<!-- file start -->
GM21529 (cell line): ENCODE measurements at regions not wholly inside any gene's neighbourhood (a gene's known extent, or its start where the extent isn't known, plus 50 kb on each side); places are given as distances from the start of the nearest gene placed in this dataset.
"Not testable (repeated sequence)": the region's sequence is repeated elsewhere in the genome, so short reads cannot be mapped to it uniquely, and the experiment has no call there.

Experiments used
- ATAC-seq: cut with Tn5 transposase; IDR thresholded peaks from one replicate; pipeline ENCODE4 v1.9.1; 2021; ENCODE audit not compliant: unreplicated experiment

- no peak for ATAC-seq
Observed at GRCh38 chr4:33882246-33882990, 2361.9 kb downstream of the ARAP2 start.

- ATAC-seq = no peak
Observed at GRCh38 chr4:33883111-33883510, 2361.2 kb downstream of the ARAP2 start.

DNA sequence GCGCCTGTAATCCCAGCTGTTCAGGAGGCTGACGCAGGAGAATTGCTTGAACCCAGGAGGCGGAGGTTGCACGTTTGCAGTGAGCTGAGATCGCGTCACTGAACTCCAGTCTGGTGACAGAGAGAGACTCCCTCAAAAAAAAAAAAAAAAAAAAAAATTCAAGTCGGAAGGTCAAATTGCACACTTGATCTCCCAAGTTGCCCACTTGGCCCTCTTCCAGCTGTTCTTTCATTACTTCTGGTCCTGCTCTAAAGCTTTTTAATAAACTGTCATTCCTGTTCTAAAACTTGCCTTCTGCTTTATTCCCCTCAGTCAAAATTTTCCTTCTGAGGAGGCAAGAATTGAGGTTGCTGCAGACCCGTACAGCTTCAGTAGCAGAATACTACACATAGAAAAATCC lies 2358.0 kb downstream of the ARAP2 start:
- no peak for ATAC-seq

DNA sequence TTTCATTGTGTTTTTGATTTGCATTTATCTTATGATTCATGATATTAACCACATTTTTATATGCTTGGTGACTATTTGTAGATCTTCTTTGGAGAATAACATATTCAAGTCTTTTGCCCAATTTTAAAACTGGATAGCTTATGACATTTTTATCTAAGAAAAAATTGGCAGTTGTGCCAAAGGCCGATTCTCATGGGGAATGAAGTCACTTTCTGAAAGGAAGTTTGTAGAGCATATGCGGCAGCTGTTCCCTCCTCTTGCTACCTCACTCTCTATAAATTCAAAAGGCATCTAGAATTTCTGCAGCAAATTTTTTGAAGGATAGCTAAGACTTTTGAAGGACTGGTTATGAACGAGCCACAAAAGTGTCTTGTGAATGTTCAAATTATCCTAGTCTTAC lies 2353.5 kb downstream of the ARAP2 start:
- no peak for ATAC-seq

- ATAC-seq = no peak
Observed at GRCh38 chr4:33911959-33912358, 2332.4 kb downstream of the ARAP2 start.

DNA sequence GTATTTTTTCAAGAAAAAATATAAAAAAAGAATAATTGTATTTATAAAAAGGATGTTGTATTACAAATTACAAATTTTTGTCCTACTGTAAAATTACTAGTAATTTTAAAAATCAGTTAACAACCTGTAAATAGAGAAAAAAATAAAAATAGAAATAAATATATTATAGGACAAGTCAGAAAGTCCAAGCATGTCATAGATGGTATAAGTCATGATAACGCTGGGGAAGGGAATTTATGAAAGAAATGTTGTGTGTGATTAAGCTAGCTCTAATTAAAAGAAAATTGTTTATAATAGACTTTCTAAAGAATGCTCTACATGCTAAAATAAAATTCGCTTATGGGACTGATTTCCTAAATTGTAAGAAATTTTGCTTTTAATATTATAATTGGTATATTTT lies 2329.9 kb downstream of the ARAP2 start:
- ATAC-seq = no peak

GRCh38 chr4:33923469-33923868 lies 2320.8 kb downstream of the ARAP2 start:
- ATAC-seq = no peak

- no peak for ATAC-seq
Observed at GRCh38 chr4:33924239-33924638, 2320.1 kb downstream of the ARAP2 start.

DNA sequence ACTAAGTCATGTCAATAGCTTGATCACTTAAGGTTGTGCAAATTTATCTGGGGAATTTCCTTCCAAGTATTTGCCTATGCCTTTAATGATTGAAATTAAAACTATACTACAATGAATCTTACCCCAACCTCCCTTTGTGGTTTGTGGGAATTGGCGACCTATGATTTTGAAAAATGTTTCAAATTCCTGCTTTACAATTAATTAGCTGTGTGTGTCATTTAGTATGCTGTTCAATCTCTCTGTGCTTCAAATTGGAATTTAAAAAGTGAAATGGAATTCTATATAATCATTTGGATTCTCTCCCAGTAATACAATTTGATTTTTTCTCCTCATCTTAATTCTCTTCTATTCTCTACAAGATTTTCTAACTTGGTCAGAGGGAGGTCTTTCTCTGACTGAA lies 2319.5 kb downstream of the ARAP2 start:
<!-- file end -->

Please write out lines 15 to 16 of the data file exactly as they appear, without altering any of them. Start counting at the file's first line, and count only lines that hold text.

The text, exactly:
DNA sequence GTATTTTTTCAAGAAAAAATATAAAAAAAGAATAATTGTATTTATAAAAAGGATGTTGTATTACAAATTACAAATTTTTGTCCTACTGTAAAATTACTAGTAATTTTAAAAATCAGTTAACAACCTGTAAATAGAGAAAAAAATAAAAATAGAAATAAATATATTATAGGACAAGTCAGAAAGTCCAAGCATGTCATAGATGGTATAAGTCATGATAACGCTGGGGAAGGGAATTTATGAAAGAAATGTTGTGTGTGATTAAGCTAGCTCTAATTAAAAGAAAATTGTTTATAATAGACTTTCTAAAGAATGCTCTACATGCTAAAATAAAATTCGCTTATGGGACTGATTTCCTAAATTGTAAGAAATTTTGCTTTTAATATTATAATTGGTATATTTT lies 2329.9 kb downstream of the ARAP2 start:
- ATAC-seq = no peak